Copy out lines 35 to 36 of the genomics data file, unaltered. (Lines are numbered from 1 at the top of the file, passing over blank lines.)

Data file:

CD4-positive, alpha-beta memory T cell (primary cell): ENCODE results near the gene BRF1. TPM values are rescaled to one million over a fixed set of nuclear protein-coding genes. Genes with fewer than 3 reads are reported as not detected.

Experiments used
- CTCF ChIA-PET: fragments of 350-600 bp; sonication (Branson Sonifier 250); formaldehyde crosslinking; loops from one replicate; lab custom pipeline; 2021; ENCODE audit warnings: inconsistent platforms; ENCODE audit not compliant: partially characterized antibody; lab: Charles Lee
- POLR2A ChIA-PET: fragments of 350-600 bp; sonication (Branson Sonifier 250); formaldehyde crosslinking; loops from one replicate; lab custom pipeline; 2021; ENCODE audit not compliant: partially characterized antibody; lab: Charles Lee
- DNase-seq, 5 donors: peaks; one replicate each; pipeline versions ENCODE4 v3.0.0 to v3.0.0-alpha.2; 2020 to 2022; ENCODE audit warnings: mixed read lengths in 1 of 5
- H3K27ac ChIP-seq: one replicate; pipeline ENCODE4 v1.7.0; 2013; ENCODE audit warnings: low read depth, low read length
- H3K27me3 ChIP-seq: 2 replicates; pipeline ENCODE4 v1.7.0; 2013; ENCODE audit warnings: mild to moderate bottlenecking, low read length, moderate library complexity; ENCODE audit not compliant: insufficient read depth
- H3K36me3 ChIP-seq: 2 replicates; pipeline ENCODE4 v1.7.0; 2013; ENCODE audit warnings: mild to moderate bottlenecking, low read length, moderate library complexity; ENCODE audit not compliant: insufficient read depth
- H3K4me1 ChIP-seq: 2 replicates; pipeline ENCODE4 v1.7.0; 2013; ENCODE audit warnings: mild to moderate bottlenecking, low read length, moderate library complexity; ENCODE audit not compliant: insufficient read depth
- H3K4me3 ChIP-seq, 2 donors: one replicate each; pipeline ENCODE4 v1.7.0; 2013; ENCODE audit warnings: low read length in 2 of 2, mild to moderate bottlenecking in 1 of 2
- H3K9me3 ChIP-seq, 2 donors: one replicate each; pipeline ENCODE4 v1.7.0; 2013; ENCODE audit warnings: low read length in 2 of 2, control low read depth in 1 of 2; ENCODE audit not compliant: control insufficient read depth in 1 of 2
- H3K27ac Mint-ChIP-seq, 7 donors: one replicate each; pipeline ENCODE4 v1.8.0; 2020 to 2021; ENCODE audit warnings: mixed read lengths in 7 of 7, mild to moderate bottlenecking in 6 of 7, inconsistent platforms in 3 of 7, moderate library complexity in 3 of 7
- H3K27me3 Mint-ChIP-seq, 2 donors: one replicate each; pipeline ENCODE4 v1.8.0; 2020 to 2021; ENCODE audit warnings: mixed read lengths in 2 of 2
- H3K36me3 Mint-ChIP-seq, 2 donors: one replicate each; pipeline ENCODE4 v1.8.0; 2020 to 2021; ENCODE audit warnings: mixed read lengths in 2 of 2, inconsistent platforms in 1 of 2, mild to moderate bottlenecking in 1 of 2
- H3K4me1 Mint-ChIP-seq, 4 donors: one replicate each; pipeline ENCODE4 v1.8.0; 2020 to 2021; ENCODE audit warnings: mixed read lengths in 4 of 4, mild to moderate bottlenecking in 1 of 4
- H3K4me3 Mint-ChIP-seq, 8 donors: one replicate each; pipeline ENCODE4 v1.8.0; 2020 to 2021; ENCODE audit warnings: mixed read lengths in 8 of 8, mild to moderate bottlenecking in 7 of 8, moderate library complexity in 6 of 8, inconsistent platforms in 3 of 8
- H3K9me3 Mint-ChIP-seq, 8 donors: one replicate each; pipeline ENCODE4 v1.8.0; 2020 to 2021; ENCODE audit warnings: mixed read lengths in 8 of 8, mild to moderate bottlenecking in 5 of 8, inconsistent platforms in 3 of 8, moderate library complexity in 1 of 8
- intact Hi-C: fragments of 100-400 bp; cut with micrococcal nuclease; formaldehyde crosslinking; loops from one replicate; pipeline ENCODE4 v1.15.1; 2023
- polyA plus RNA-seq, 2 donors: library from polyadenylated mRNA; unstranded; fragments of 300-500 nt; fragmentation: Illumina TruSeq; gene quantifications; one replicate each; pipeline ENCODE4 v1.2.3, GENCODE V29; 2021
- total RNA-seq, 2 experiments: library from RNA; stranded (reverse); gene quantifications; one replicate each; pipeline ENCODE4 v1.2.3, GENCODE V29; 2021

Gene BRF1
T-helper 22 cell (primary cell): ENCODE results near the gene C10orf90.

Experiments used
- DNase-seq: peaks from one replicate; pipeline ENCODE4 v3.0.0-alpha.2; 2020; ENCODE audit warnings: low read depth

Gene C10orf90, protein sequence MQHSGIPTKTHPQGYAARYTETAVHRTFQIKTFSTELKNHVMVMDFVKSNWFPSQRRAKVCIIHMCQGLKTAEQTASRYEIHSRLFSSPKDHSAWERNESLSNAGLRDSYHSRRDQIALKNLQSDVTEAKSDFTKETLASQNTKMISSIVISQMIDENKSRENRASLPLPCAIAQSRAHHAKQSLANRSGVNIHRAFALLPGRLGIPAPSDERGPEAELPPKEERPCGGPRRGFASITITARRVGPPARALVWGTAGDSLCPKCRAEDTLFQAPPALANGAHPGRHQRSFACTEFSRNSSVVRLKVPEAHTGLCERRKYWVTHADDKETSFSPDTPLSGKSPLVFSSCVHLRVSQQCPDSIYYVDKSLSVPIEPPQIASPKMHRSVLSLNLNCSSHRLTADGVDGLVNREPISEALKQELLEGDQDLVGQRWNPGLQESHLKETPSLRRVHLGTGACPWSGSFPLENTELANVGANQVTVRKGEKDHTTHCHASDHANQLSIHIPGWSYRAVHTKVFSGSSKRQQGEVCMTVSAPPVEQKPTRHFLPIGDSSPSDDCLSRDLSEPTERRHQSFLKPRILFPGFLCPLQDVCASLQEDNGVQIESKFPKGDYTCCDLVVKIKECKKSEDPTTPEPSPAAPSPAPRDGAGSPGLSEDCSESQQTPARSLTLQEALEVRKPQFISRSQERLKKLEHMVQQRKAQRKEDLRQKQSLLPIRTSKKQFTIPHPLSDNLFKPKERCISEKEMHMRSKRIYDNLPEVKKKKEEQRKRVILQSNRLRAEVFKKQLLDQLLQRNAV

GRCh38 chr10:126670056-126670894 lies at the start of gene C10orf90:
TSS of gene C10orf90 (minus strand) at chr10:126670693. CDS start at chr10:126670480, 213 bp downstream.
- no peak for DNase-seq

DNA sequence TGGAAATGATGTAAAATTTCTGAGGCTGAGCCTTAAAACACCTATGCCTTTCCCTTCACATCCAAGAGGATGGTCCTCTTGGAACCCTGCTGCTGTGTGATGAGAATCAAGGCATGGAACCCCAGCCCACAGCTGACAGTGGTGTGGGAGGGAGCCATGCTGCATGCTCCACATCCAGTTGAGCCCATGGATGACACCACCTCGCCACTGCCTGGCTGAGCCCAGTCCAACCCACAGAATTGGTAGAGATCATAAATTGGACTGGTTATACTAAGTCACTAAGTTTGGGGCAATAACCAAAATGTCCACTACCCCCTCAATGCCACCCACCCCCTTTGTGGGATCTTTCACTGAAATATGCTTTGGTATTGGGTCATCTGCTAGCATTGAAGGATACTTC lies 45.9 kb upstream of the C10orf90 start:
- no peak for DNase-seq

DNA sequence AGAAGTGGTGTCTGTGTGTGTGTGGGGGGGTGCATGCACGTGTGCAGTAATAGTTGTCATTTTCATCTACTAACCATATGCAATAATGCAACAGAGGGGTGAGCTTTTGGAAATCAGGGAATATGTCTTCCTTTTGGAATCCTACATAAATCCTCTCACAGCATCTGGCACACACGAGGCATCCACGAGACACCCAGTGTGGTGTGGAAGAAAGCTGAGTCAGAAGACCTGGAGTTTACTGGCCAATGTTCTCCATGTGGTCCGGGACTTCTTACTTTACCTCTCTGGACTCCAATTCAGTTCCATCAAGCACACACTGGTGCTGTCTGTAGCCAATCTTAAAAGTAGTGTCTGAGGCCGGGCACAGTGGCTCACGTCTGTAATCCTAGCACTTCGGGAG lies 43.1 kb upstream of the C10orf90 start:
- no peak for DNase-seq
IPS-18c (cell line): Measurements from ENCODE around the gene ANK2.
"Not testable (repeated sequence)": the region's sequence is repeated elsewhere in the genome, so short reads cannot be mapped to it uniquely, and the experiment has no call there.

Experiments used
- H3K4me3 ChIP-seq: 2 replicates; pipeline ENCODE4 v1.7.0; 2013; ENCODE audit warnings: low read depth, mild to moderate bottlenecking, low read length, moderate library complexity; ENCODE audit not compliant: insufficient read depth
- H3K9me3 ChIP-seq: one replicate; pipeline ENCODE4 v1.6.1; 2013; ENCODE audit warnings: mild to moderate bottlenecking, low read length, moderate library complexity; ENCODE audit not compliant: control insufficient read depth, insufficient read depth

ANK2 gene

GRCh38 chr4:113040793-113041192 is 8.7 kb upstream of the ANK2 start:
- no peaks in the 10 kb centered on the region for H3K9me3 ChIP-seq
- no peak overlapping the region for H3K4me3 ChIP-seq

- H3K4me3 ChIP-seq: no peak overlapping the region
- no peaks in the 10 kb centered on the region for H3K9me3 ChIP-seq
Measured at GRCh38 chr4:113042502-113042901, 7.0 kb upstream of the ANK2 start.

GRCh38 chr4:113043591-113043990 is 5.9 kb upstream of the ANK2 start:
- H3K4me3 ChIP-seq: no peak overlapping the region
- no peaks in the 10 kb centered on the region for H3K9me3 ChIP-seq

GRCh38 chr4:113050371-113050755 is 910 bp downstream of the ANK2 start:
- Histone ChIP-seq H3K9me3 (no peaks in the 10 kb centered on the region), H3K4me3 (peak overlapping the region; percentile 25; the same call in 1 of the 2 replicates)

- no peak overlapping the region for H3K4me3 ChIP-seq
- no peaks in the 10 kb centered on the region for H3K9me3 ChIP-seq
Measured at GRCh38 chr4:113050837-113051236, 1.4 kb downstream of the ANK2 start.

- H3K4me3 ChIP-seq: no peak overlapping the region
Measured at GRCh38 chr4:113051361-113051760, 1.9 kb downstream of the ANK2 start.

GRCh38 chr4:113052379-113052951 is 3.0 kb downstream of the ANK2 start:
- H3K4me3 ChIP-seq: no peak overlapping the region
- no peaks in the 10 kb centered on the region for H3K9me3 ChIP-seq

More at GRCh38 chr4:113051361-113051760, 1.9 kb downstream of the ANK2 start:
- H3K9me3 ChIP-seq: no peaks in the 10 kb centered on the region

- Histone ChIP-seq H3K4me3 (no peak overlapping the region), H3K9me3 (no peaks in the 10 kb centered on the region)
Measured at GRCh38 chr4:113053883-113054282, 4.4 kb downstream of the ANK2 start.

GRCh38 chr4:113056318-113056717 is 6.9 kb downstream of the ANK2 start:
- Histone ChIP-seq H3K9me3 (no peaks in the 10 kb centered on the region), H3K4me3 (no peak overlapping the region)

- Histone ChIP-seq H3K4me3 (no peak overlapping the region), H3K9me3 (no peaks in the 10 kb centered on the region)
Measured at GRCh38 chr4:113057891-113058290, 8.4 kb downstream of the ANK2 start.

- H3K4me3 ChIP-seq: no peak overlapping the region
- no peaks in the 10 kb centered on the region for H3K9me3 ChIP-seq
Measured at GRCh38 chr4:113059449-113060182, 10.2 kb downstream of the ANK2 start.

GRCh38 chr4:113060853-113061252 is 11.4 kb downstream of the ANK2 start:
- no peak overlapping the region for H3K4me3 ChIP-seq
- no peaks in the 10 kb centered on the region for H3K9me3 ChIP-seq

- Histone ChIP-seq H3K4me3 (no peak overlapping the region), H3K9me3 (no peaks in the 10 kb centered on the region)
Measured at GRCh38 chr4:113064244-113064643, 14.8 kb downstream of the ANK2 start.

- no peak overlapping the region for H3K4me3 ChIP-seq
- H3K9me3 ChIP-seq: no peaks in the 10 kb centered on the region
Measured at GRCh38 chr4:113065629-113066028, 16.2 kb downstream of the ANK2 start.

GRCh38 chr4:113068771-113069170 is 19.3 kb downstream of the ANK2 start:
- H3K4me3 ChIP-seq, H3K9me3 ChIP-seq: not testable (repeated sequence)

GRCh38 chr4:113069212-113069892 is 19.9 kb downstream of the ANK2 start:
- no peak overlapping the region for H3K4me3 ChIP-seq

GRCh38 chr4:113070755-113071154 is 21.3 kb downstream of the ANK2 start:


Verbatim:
Experiments used
- H3K4me3 ChIP-seq: 2 replicates; pipeline ENCODE4 v1.7.0; 2013; ENCODE audit warnings: low read depth, mild to moderate bottlenecking, low read length, moderate library complexity; ENCODE audit not compliant: insufficient read depth